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Bolton & England football legend Nat Lofthouse dies at 85


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Lofthouse scored 255 goals for Bolton


Bolton Wanderers and England legend Nat Lofthouse has died at the age of 85.


The striker, who scored 255 goals in over 450 games for the Trotters between 1946 and 1960, died peacefully in his sleep at a nursing home in Bolton.


"He was a one-club man and our football club meant as much to him as he did to us," said chairman Phil Gartside.


Lofthouse OBE, who worked for Bolton in a number of roles after he hung up his boots, also scored 30 goals in 33 matches for England.


Those roles included chief coach, chief scout, caretaker and club president, with Lofthouse holding the last position until his death.


"I would like to extend our deepest condolences to Nat's family, who are very much in our thoughts at this time," added Gartside in a statement on the Bolton website.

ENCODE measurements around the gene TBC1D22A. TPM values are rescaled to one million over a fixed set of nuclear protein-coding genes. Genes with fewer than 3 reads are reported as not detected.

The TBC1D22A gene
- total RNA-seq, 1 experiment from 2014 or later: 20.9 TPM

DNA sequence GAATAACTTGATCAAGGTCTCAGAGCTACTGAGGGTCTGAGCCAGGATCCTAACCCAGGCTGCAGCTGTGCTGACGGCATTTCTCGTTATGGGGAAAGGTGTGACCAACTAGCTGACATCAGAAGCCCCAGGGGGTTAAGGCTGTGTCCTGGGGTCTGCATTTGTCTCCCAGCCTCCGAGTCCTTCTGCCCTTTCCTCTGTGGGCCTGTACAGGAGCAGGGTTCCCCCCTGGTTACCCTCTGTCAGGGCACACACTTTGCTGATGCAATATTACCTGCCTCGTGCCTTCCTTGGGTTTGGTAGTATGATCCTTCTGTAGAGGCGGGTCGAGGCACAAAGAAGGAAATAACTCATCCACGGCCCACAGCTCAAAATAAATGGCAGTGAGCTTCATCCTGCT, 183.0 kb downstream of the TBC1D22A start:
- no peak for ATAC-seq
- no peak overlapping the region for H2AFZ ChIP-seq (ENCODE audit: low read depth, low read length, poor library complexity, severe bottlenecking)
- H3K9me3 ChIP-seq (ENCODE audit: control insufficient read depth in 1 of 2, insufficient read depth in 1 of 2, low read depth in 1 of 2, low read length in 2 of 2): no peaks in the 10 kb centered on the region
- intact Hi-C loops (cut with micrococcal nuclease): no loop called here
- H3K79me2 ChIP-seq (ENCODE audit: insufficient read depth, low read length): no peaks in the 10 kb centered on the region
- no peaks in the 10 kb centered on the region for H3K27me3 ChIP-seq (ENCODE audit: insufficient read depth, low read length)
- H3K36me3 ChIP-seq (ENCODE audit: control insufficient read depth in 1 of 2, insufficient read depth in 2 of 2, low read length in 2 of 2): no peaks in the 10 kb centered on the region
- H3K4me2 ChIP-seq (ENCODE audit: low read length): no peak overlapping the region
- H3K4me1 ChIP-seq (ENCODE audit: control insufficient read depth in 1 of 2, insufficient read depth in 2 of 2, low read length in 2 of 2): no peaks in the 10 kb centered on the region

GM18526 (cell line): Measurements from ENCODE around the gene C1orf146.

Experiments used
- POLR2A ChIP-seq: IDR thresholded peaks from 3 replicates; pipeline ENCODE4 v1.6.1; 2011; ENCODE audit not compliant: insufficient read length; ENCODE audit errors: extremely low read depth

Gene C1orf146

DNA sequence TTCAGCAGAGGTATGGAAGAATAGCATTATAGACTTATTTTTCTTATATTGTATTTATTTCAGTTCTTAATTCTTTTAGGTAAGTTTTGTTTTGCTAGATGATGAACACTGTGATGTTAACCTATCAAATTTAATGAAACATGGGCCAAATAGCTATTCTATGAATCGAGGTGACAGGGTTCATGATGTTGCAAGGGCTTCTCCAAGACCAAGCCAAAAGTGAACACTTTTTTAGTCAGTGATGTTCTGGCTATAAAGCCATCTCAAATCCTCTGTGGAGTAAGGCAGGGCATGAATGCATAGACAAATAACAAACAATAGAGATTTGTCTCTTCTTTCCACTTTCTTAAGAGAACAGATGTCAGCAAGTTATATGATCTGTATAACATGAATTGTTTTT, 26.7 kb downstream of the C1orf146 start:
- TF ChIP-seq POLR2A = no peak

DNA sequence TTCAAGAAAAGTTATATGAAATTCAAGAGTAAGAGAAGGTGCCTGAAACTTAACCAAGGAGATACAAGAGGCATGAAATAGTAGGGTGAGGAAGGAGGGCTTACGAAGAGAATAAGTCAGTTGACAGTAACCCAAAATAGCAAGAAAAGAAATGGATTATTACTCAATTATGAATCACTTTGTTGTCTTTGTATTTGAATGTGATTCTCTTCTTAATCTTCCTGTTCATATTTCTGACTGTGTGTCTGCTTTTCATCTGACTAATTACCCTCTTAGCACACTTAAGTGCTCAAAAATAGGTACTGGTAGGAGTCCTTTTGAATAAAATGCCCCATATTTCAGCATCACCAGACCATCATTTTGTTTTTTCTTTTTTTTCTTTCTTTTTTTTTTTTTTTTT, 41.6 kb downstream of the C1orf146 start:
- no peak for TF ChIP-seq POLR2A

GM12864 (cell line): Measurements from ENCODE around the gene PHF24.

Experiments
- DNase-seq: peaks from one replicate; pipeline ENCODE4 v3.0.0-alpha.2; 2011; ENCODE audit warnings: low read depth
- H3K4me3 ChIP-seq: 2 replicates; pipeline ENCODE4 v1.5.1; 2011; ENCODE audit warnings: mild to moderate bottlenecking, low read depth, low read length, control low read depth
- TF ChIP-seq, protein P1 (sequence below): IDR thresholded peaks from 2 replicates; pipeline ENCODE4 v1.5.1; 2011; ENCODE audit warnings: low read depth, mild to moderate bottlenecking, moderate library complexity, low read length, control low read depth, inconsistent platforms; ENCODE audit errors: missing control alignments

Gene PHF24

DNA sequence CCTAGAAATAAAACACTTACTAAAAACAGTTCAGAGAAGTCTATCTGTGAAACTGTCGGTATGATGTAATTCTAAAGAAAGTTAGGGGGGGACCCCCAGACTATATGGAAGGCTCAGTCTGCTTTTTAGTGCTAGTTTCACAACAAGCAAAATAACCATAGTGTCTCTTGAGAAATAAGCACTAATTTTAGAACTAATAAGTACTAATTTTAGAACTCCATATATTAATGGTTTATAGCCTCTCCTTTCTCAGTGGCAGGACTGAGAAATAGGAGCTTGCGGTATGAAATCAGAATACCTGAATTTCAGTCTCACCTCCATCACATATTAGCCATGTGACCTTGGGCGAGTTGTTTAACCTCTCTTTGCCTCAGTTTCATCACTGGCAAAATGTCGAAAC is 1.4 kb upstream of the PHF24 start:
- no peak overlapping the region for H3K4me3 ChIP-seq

"We will miss him but we will celebrate his life, his legacy and great times that he brought to Bolton."


Lofthouse captained Bolton in two FA Cup finals, the first time in 1953 when he came up against Sir Stanley Matthews, when the Trotters were memorably beaten 4-3 by Lancashire rivals Blackpool at Wembley.


Five years later, Lofthouse won a winner's medal after scoring both goals in the 2-0 win over Manchester United, only three months after the Old Trafford club had been involved in the Munich air disaster.



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Guest howyousawtheworld

A great shame. From an era when footballers were absolute gentlemen and he was one of them. A true great of English football. Rest in peace Nat.

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